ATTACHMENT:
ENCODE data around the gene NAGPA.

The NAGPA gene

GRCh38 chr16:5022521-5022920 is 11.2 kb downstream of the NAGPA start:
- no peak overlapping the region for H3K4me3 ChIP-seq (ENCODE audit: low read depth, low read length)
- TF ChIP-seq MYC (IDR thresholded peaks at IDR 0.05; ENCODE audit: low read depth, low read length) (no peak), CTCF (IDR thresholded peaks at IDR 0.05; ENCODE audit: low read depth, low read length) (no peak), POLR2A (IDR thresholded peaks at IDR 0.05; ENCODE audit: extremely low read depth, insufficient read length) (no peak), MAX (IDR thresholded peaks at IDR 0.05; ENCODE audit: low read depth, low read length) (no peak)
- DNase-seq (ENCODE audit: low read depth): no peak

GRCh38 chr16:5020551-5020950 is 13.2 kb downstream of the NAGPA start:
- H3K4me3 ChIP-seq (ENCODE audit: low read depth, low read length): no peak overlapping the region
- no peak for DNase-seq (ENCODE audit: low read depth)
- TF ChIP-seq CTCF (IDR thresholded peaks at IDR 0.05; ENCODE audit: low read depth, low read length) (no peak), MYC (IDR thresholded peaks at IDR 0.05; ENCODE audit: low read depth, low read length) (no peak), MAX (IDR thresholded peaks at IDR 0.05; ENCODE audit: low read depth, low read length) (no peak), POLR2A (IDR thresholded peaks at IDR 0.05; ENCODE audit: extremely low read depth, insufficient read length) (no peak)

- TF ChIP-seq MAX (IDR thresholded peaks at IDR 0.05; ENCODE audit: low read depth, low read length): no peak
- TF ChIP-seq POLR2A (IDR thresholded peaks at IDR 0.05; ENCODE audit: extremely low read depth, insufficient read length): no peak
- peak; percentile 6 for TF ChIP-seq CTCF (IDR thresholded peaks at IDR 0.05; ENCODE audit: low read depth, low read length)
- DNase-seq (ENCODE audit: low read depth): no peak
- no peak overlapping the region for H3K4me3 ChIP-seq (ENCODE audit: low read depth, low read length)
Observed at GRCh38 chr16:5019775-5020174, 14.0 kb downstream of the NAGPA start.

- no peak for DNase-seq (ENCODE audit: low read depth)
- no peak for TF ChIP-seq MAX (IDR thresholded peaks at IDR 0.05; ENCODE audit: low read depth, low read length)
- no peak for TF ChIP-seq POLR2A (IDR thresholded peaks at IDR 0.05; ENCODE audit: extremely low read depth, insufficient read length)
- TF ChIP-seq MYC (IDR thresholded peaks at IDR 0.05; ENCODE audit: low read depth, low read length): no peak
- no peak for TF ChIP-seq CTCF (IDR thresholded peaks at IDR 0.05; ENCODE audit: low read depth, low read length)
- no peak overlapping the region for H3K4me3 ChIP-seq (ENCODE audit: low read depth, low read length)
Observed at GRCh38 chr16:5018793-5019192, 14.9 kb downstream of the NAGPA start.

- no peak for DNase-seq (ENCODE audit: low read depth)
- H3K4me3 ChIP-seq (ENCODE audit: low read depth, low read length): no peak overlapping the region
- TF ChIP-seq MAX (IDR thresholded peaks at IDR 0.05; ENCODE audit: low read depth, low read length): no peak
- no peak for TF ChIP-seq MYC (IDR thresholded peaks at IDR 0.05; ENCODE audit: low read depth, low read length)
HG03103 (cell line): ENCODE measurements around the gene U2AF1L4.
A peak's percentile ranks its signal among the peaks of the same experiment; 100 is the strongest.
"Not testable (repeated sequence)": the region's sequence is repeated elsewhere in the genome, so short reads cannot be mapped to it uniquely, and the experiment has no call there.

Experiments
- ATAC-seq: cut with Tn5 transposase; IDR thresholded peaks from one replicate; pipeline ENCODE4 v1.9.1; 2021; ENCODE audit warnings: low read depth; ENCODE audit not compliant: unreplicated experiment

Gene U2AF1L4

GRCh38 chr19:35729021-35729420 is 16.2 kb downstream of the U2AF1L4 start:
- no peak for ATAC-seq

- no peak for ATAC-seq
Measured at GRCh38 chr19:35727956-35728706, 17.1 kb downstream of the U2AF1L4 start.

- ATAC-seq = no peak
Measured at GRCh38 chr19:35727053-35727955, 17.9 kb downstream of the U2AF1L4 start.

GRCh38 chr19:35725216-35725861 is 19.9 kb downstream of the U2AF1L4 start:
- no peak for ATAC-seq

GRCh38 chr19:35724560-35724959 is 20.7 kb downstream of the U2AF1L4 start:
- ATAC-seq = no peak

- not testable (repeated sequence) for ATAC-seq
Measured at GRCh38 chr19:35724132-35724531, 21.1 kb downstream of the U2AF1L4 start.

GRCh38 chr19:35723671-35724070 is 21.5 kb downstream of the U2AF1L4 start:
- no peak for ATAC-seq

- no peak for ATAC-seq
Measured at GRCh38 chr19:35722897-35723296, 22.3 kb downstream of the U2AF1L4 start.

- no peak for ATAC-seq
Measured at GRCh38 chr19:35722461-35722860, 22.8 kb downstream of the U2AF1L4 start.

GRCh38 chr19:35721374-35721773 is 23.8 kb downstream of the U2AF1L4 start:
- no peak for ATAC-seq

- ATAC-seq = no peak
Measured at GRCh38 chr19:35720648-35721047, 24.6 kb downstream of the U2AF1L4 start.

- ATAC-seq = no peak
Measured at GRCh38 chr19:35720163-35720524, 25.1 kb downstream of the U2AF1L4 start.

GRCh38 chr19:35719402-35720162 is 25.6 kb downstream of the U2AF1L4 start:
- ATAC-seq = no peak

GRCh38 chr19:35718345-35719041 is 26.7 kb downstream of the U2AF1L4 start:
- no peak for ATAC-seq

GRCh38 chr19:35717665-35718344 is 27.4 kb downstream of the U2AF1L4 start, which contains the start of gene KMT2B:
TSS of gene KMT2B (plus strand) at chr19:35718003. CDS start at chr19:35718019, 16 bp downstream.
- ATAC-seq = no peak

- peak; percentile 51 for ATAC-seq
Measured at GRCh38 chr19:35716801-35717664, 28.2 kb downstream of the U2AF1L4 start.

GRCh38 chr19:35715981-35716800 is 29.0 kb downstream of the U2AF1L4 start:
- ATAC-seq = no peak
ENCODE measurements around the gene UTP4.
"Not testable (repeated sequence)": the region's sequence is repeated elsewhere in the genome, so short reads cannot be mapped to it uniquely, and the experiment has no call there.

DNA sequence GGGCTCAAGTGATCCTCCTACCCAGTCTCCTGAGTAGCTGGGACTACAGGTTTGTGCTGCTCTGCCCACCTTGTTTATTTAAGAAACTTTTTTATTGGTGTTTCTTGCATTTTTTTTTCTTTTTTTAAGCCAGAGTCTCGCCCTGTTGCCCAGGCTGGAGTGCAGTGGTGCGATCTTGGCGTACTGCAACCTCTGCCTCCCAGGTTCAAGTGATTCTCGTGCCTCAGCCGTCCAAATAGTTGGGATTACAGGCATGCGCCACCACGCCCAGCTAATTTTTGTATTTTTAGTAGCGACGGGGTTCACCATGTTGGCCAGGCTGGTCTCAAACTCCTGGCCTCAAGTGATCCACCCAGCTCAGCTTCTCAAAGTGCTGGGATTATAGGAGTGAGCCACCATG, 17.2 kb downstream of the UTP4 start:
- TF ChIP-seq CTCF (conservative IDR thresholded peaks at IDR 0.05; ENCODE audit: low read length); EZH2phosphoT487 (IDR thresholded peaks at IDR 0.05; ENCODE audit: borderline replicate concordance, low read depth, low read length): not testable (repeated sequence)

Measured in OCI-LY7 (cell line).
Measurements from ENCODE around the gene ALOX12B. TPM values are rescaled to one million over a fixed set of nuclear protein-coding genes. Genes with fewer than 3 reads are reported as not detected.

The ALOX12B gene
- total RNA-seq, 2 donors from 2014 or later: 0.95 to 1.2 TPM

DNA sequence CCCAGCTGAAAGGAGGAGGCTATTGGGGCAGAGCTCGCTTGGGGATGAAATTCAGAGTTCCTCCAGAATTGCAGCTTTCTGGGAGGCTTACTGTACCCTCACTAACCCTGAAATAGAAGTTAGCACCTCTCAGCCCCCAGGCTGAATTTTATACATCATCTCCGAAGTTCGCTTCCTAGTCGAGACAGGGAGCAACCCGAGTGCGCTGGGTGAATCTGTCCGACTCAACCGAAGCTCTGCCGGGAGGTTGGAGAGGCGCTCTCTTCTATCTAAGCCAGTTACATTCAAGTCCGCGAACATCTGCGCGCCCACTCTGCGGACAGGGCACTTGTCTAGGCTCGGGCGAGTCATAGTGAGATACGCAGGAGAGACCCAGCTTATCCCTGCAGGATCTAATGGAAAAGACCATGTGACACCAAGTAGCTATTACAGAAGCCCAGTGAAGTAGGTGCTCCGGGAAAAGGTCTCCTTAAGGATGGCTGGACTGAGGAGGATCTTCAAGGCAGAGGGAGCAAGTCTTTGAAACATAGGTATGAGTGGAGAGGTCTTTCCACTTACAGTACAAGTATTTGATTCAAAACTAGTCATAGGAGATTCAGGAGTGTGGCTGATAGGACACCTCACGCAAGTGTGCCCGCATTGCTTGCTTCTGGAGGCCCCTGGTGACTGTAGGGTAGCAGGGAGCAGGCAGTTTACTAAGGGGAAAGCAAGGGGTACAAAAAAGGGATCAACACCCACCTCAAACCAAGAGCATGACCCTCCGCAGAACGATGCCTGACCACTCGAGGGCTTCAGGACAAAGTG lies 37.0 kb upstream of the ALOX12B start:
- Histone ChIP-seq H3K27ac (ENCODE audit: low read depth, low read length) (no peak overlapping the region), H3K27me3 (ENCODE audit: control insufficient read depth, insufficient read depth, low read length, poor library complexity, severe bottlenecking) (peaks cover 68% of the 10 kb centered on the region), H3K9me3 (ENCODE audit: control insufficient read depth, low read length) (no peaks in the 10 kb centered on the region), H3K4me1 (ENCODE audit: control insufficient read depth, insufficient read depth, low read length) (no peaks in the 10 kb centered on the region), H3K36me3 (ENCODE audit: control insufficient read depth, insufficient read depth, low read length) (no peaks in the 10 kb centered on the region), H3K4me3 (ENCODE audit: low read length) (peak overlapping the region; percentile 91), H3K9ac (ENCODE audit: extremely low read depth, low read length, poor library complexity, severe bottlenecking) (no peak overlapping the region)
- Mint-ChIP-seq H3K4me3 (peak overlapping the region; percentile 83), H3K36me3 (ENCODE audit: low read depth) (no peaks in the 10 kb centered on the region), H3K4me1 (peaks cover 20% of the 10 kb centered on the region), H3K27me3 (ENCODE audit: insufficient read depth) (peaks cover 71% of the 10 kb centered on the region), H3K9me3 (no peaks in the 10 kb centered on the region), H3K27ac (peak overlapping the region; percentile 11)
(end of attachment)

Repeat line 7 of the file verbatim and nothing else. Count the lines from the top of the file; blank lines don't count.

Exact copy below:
GRCh38 chr16:5020551-5020950 is 13.2 kb downstream of the NAGPA start: